Monday, 15 June 2009

The Woodcuts of Simon Brett

There is a lot of received wisdom in the publishing industry about what does and doesn't sell:

* Short stories don't sell.

* Translations don't sell.

* Poetry doesn't sell.

* Slim books don't sell.

Thus, a slender book of translated Russian short stories in verse is an obvious money-spinner. Fortunately, publisher David R. Godine ignored the financial side of things, and put out Antony Wood's translations of a number of Alexander Pushkin's narrative poems, The Gypsies.

This gorgeous little book features a number of woodcuts by engraver Simon Brett. Here's a sample (click for a bigger version) from 'The Golden Cockerel'.

Brett is great. He's done a lot of work in the past for the Folio Society; here's a selection.

For George Eliot's Middlemarch:

Marcus Aurelius's Meditations:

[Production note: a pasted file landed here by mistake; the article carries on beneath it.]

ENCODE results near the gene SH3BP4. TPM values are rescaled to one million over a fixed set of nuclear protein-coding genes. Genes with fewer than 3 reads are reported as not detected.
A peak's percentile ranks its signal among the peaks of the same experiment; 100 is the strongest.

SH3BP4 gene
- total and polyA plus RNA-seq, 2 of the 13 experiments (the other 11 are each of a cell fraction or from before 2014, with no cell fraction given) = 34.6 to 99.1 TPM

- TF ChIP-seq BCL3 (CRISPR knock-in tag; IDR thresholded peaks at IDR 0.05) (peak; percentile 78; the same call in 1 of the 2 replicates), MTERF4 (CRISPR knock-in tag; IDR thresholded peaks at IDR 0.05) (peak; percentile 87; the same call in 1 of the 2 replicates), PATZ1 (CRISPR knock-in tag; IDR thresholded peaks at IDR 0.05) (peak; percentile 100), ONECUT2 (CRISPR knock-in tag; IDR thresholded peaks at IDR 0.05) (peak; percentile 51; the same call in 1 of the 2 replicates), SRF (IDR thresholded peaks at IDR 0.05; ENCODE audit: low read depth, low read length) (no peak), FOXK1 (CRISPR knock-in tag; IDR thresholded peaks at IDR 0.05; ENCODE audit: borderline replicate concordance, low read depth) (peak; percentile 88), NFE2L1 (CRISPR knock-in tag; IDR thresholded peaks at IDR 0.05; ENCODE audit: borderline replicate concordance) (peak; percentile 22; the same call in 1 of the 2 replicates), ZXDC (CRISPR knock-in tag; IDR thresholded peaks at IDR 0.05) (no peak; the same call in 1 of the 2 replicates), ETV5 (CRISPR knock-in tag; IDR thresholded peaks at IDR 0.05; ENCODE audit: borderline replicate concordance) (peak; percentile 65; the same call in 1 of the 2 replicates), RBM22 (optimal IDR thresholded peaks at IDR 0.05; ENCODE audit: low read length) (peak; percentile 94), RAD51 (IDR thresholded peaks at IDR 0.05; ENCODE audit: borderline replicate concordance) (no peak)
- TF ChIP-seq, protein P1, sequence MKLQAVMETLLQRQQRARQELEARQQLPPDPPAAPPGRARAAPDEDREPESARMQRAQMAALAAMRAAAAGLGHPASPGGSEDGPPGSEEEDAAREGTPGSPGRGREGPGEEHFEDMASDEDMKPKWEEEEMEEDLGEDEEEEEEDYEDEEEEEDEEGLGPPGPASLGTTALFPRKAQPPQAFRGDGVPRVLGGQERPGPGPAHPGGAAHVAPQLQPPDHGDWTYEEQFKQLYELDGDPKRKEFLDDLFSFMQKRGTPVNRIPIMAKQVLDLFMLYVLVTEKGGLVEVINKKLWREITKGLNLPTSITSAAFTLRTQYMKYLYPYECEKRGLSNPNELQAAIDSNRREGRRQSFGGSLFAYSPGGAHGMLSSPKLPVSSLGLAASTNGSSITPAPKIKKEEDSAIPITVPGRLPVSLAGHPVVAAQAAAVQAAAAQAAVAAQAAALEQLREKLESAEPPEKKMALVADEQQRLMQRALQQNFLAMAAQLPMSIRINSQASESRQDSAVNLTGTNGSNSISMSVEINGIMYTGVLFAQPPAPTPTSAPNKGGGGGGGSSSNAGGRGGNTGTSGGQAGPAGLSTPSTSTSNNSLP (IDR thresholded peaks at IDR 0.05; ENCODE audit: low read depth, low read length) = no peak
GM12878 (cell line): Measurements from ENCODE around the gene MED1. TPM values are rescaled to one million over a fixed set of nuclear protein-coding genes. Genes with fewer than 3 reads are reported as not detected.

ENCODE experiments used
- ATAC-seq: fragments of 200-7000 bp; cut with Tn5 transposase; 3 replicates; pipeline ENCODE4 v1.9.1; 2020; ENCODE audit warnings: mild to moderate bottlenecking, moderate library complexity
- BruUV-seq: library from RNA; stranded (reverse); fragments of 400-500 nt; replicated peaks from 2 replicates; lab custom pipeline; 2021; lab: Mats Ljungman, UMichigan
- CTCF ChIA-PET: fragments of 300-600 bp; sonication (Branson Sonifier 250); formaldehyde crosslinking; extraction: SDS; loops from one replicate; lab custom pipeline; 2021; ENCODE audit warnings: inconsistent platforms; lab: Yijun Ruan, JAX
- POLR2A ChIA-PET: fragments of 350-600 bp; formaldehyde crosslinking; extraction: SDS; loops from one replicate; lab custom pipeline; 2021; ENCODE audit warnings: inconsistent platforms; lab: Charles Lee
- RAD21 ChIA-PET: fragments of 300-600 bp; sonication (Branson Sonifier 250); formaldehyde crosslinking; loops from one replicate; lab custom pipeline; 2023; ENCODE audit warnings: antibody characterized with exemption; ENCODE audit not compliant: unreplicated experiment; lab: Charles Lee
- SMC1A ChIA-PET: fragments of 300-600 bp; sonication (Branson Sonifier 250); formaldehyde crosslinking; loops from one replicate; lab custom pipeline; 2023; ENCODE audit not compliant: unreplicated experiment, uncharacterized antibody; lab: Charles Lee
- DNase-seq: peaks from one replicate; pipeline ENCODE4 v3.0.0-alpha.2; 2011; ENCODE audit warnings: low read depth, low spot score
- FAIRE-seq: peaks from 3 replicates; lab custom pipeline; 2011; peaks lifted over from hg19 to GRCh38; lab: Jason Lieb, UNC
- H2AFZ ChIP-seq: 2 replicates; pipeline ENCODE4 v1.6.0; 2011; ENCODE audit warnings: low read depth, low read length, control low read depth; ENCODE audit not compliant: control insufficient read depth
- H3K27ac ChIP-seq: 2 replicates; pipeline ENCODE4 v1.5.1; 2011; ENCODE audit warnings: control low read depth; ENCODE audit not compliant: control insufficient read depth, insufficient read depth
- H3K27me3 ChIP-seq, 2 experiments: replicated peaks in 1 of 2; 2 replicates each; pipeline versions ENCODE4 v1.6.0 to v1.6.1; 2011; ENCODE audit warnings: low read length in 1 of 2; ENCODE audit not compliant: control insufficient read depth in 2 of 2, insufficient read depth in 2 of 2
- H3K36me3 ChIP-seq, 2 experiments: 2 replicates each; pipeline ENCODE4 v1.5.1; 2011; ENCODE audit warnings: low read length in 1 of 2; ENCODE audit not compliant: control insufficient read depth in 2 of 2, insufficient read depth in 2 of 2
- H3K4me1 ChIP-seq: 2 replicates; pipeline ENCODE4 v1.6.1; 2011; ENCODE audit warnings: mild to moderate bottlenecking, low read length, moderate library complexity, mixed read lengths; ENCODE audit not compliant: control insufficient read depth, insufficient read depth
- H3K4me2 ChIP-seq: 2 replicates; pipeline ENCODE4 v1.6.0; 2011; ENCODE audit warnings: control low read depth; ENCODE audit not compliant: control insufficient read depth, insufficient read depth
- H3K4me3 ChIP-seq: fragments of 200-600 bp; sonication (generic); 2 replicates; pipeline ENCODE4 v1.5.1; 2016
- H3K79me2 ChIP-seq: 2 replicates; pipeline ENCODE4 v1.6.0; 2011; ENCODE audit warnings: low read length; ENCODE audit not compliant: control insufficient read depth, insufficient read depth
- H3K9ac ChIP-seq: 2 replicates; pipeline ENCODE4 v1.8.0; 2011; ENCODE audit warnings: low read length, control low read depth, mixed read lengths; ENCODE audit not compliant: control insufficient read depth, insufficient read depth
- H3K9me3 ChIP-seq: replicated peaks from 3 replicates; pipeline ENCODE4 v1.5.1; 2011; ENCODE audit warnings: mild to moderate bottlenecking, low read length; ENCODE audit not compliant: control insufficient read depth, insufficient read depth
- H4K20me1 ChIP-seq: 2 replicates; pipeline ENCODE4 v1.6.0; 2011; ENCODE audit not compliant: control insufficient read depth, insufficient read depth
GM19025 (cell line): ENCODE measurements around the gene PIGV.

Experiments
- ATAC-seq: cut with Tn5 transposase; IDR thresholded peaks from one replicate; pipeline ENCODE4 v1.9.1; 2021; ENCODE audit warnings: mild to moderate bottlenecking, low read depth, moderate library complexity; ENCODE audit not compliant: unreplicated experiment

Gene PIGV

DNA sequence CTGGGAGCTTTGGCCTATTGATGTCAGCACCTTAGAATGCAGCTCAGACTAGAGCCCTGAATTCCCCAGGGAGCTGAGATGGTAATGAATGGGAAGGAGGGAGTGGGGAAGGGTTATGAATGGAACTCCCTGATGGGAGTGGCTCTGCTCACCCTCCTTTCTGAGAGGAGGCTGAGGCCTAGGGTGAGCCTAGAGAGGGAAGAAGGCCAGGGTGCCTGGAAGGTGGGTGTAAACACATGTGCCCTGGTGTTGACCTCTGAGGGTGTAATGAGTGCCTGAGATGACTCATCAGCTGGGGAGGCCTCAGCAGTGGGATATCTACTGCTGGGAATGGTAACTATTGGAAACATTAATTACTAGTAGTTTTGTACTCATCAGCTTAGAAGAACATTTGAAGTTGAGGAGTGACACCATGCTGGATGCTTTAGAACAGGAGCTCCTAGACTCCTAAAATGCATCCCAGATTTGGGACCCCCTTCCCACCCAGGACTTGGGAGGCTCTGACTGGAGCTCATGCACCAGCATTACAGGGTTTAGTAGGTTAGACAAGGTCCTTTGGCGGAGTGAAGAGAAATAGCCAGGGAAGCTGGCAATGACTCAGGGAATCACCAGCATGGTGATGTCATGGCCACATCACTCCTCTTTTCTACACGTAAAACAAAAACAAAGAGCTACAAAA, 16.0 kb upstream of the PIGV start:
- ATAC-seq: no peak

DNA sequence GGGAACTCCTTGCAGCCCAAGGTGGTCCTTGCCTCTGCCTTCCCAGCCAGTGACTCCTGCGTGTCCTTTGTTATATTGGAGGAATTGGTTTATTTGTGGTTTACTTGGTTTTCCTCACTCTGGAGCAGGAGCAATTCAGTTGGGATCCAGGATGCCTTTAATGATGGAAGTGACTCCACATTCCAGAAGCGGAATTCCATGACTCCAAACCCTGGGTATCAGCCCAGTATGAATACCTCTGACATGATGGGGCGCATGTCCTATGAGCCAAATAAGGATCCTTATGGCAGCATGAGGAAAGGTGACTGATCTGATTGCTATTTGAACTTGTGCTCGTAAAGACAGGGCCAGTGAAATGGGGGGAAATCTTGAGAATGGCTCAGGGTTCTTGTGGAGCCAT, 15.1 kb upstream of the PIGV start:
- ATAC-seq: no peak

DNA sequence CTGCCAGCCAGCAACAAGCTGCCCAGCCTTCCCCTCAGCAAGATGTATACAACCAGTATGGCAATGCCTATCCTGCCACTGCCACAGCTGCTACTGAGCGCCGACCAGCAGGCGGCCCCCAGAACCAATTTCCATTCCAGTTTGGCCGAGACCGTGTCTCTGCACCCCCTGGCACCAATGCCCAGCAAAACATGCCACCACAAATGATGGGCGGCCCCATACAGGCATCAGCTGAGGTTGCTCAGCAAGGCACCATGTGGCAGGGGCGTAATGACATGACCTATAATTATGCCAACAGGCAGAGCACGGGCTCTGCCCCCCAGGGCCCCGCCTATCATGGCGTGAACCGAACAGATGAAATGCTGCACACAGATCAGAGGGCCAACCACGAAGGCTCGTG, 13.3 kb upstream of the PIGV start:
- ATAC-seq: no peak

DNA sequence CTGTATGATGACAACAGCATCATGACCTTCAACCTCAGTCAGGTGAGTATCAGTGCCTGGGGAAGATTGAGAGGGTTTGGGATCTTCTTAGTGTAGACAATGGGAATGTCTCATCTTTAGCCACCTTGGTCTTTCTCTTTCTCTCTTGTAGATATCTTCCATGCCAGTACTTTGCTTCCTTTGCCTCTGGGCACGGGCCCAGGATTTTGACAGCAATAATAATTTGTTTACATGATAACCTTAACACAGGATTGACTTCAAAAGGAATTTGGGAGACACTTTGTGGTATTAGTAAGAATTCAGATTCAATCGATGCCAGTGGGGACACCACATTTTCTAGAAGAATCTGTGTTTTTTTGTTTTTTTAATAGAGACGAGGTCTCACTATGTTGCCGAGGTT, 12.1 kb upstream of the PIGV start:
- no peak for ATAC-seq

Aristotle's Ethics:

Cicero's On the Good Life:

Lucretius's On the Nature of Things:

John Keats (soon to be cinematically fucked up by Jane Campion!):

Henry Fielding's Amelia:

and Legends of the Ring:

* * *

Further reading: a different set of Pushkin illustrations, including Ivan Bilibin on 'The Golden Cockerel'; plus the woodcut geniuses Lynd Ward and Fritz Eichenberg.


Alan said...

Man, the philosopher covers are absolutely stunning – thank you for posting them. How large are the books? It's hard to tell from the images and the Folio Society website doesn't say.

JRSM said...

A bit bigger than the standard hardback (about 1-2" taller), and in a sturdy slipcase.